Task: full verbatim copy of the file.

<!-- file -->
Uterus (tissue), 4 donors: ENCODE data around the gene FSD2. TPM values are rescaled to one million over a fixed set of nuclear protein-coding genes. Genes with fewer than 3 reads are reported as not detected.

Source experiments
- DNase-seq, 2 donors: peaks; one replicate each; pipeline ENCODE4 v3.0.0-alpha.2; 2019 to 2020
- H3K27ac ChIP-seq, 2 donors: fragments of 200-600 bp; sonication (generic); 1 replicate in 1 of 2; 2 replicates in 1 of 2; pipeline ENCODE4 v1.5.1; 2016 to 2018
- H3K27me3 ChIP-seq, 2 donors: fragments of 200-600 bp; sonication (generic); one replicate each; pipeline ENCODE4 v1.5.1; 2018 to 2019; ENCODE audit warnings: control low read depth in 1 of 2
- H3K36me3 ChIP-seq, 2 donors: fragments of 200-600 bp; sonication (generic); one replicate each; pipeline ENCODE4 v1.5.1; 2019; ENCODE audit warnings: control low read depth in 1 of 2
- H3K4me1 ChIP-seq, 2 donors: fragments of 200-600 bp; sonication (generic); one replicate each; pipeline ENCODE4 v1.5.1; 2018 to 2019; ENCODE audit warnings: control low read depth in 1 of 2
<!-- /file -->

Uterus (tissue), 4 donors: ENCODE data around the gene FSD2. TPM values are rescaled to one million over a fixed set of nuclear protein-coding genes. Genes with fewer than 3 reads are reported as not detected.

Source experiments
- DNase-seq, 2 donors: peaks; one replicate each; pipeline ENCODE4 v3.0.0-alpha.2; 2019 to 2020
- H3K27ac ChIP-seq, 2 donors: fragments of 200-600 bp; sonication (generic); 1 replicate in 1 of 2; 2 replicates in 1 of 2; pipeline ENCODE4 v1.5.1; 2016 to 2018
- H3K27me3 ChIP-seq, 2 donors: fragments of 200-600 bp; sonication (generic); one replicate each; pipeline ENCODE4 v1.5.1; 2018 to 2019; ENCODE audit warnings: control low read depth in 1 of 2
- H3K36me3 ChIP-seq, 2 donors: fragments of 200-600 bp; sonication (generic); one replicate each; pipeline ENCODE4 v1.5.1; 2019; ENCODE audit warnings: control low read depth in 1 of 2
- H3K4me1 ChIP-seq, 2 donors: fragments of 200-600 bp; sonication (generic); one replicate each; pipeline ENCODE4 v1.5.1; 2018 to 2019; ENCODE audit warnings: control low read depth in 1 of 2